Latest Neutral Corner from FINRA’s Office of Dispute Resolution Hits the Electronic Newsstand. Its Lead Article Discusses the NAMC, But It Also Features Tips on Scheduling Hearings

FINRA’s Office of Dispute Resolution (“ODR”) has once again posted the latest issue of its newsletter for arbitrators and mediators, The Neutral Corner (“TNC”) and, as usual, it covers a number of different subjects, including the NAMC, the Portal, arbitrator training and disclosure, mediation, and tips on scheduling hearings.

The feature article, “An Introduction to FINRA’s National Arbitration and Mediation Committee,” is co-authored by the two members of its Executive Committee, Public Chair Steven B. Caruso of Maddox Hargett & Caruso, P.C. and Industry Representative Darya Geetter of LPL Financial.

Inside the NAMC

The article discusses the composition, role and subcommittee structure of the Committee (or NAMC). “The NAMC,” it explains, “is an advisory committee of leading practitioners that provides recommendations regarding the development and maintenance of an equitable and efficient system of dispute resolution, frequently proposing and considering new arbitration rules and procedures and “providing guidance to FINRA … for the recruitment, qualification, training and evaluation of arbitrators and mediators.” FINRA prepares “a meeting agenda for the NAMC meeting and memos that analyze emerging issues.” For their part, the co-authors assure us, “NAMC members … provide insight into the strengths and weaknesses” of rule proposals “and the impact the changes might have on the parties and the dispute resolution process…. The discussions are robust but cordial. Everyone’s goal is to enhance the FINRA arbitration program and promote fairness to all participants. No constituent is favored.”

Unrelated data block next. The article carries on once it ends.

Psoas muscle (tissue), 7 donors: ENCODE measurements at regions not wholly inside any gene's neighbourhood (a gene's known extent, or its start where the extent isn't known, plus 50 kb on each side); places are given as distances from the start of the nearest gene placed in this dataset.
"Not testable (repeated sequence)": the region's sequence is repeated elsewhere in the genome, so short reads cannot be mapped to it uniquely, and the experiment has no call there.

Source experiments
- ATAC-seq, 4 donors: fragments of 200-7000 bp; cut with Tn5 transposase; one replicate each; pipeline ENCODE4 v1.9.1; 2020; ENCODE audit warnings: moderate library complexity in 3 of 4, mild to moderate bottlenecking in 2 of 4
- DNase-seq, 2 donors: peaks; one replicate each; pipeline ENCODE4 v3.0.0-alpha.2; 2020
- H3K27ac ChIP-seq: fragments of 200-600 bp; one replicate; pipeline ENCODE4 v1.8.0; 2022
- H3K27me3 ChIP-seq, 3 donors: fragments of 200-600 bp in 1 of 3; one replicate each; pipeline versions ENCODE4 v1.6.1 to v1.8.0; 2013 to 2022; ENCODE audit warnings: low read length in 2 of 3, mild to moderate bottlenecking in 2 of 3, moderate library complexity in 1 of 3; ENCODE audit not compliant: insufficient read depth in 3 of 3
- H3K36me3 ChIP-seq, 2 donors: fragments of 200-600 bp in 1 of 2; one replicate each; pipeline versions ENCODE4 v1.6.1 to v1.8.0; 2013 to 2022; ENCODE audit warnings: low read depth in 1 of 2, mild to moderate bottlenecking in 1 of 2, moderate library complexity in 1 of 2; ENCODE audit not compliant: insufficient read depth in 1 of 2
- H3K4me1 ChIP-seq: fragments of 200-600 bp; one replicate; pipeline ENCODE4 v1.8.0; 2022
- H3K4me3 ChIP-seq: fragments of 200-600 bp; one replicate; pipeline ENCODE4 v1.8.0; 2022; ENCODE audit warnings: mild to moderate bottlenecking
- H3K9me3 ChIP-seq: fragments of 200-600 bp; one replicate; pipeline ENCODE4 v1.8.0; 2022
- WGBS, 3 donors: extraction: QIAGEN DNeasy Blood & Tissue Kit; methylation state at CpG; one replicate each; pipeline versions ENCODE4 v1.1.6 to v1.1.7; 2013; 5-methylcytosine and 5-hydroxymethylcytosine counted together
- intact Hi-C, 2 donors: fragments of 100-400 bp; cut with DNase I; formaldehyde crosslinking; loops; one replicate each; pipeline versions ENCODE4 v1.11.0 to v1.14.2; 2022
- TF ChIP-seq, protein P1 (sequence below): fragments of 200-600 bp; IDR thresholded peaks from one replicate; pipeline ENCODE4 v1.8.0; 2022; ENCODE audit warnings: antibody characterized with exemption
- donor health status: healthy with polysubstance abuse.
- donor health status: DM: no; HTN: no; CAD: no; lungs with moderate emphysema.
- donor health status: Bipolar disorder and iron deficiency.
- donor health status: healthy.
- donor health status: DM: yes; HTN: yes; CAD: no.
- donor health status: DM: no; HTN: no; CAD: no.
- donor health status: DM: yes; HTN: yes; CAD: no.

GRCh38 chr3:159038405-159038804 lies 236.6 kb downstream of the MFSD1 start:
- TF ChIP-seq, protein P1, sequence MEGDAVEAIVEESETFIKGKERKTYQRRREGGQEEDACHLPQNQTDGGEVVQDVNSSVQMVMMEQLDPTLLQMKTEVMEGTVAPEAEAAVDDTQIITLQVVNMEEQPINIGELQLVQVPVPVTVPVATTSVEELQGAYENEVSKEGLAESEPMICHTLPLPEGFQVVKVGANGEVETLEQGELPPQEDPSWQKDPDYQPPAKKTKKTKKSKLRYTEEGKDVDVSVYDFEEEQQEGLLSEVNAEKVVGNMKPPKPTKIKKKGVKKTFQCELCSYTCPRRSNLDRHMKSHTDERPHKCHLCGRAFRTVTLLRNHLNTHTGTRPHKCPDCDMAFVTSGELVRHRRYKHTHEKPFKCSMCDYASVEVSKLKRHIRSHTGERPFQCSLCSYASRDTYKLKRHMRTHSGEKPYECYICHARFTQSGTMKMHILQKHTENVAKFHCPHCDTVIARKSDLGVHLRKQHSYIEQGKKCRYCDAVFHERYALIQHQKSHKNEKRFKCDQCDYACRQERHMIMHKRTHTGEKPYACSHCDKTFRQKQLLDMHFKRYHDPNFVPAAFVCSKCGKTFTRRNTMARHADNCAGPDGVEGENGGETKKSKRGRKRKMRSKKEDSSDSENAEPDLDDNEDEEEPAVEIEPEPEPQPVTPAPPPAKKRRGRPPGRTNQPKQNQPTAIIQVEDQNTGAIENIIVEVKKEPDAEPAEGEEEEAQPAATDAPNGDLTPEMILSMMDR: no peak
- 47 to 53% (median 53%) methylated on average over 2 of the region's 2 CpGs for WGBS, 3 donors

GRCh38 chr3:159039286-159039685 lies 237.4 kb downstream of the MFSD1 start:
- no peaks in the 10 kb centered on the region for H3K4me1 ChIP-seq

How to Schedule Expeditious Hearings

The second largest amount of space in this 18-page issue of the TNC is devoted to explaining how arbitrators may schedule hearings within nine months of the initial prehearing conference (IPHC), as FINRA encourages them to do in order to expedite resolution of the claims. The first rule is that, if the parties agree on hearing dates, the arbitrators should accept them, even if they begin more than nine months later. However, when the parties disagree, arbitrators should push for hearings within nine months. Tips for achieving that end include: forcing parties or their counsel to specify when and why they have conflicting commitments; suggest that busy litigators ask colleagues to fill in for them; schedule hearings on non-consecutive days, evenings and weekends; and schedule backup dates for subsequent rescheduling.

Other Features

The issue also includes information on such subjects as case statistics, the demographic survey, upcoming events, rule filings, the recently released paper on “FINRA Perspectives on Customer Recovery,” mediation news (including a decrease in new mediations, discontinuance of the mediator annual fee and a telephonic mediation program for small claims), how to enroll for direct deposit of arbitrator honoraria and expense reimbursement, arbitrator training resources, and the importance of completing the Oath of Arbitrator and Disclosure Checklist promptly and completely upon assignment to each case. The left-hand column of three consecutive pages is devoted to the online Portal. After listing its many uses, this section answers questions about how to know if a neutral is in the correct side of the Portal (look for a Profile Update tab at the far end of the top header; if it is not there, one is in the party side) and what to do if one cannot remember one’s password (there is a procedure for resetting it).

(ed: As we have said many times before, the TNC is a wonderful resource, not only for arbitrators and mediators, but for parties as well. Past issues may be found at (SAC Ref. No. 2018-14-01)

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